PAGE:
Commentary by Dr. Valentin Fuster
J. Dyn. Sys., Meas., Control. 2018;140(7):071004-071004-11. doi:10.1115/1.4038651.

An online fast path following control algorithm subject to contouring error tolerance and other prototypical constraints, analogous to a racing car within track boundaries, is presented. A receding horizon quadratic programming (QP) for real-time implementation on electromechanical systems is proposed. A key feature of the algorithm is that the challenging constrained minimal-time optimization is approximated by minimizing the distance between an unattainable target and actual location when moving along the contour, mimicking pursuing rabbit lures in greyhound racing. Modeling errors and other uncertainties in implementation are compensated for by observer state feedback, which provides real-time updates of initial states for every receding horizon optimization. Applying the proposed online method, the requirement of an accurate model from conventional offline trajectory planning methods is relaxed. The proposed method is demonstrated by experimental results from a 1 kHz sampling rate implementation on a multi-axis nanolithographic position system.

Commentary by Dr. Valentin Fuster
J. Dyn. Sys., Meas., Control. 2018;140(7):071005-071005-12. doi:10.1115/1.4038650.

This paper presents the experimental validation and dynamic similarity analysis for a lab-scale version of an airborne wind energy (AWE) system executing closed-loop motion control. Execution of crosswind flight patterns, achieved in this work through the asymmetric motion of three tethers, enables dramatic increases in energy generation compared with stationary operation. Achievement of crosswind flight in the lab-scale experimental framework described herein allows for rapid, inexpensive, and dynamically scalable characterization of new control algorithms without recourse to expensive full-scale prototyping. We first present the experimental setup, then derive dynamic scaling relationships necessary for the lab-scale behavior to match the full-scale behavior. We then validate dynamic equivalence of crosswind flight over a range of different scale models of the Altaeros Buoyant airborne turbine (BAT). This work is the first example of successful lab-scale control and measurement of crosswind motion for an AWE system across a range of flow speeds and system scales. The results demonstrate that crosswind flight can achieve significantly more power production than stationary operation, while also validating dynamic scaling laws under closed-loop control.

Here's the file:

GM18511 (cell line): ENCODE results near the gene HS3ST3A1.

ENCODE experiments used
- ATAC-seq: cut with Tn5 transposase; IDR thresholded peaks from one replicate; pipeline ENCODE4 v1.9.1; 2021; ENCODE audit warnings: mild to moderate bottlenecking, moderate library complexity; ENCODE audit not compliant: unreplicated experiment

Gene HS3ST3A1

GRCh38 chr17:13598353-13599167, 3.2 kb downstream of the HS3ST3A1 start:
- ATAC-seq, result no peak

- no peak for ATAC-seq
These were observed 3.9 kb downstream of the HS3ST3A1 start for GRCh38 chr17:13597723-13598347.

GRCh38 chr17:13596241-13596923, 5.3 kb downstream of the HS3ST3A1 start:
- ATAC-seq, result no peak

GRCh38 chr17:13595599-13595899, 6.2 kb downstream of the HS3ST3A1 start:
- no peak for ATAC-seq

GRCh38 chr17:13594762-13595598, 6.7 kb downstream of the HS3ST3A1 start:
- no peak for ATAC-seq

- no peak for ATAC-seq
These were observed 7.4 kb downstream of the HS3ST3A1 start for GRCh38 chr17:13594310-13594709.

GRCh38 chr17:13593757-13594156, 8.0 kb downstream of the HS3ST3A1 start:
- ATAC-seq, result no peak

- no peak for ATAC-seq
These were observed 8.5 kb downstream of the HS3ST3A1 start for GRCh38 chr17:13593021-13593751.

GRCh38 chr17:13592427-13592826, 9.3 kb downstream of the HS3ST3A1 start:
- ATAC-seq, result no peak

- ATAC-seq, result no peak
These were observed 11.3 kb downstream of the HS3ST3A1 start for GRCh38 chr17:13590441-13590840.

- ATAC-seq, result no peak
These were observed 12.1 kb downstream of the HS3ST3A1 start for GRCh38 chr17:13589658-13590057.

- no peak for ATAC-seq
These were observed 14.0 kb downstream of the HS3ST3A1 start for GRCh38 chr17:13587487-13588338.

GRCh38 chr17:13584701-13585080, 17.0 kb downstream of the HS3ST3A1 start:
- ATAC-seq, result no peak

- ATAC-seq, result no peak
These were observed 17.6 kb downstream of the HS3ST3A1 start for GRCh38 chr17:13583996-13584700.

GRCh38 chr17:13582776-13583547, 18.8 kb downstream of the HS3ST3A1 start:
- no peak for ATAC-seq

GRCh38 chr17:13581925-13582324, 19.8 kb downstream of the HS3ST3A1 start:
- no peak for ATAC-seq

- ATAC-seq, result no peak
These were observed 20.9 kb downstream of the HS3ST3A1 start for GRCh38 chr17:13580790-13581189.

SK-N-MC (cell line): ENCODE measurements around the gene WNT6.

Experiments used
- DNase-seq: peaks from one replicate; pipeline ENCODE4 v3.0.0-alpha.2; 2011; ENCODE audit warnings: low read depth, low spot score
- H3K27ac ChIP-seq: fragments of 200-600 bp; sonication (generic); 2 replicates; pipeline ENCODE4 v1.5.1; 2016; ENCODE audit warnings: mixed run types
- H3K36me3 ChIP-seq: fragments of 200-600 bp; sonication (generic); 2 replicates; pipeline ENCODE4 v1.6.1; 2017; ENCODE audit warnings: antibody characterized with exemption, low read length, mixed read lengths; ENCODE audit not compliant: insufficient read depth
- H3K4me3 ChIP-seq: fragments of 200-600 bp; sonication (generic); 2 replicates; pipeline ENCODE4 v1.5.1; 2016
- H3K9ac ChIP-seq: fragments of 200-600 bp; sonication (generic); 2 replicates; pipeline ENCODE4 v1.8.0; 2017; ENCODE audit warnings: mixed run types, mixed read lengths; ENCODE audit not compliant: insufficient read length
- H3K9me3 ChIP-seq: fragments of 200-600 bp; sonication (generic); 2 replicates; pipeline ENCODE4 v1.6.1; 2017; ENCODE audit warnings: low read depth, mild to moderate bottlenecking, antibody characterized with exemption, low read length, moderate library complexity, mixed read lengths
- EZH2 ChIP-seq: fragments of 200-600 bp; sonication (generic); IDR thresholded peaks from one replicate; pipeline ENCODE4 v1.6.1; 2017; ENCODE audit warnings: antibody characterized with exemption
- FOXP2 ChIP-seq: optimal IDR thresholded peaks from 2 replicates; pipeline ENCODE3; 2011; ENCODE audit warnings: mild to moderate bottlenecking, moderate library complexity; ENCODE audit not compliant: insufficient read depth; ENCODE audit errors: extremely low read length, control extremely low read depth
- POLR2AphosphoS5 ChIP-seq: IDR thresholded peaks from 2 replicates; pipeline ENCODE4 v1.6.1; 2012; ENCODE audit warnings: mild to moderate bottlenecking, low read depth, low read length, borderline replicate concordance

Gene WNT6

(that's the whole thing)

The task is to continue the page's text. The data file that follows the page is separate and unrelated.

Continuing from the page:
Commentary by Dr. Valentin Fuster
J. Dyn. Sys., Meas., Control. 2018;140(7):071006-071006-10. doi:10.1115/1.4038656.

Temperature is one of the essential parameter in a fermentation process, which affects the thermal movement of cells. The temperature range for such processes is very tight and must be maintained precisely for efficient operation. Therefore, in this work combination of fractional calculus and two degrees-of-freedom proportional–integral–derivative (2DOF-PID) controller is proposed for desired temperature control of bioreactor. The 2DOF-PID controller incorporates an extra control loop, whereas fractional operator offers additional tractability for alteration in system dynamics. In order to achieve efficient execution of the control strategies, design parameters are optimized with the help of nondominated sorted genetic algorithm-II (NSGA-II) and Cuckoo search algorithm (CSA). NSGA-II-tuned controllers perform better than the CSA-tuned controllers. Further, the results show that the proposed controller regulates the temperature of bioreactor in a more robust and efficient manner in comparison to other designed controllers.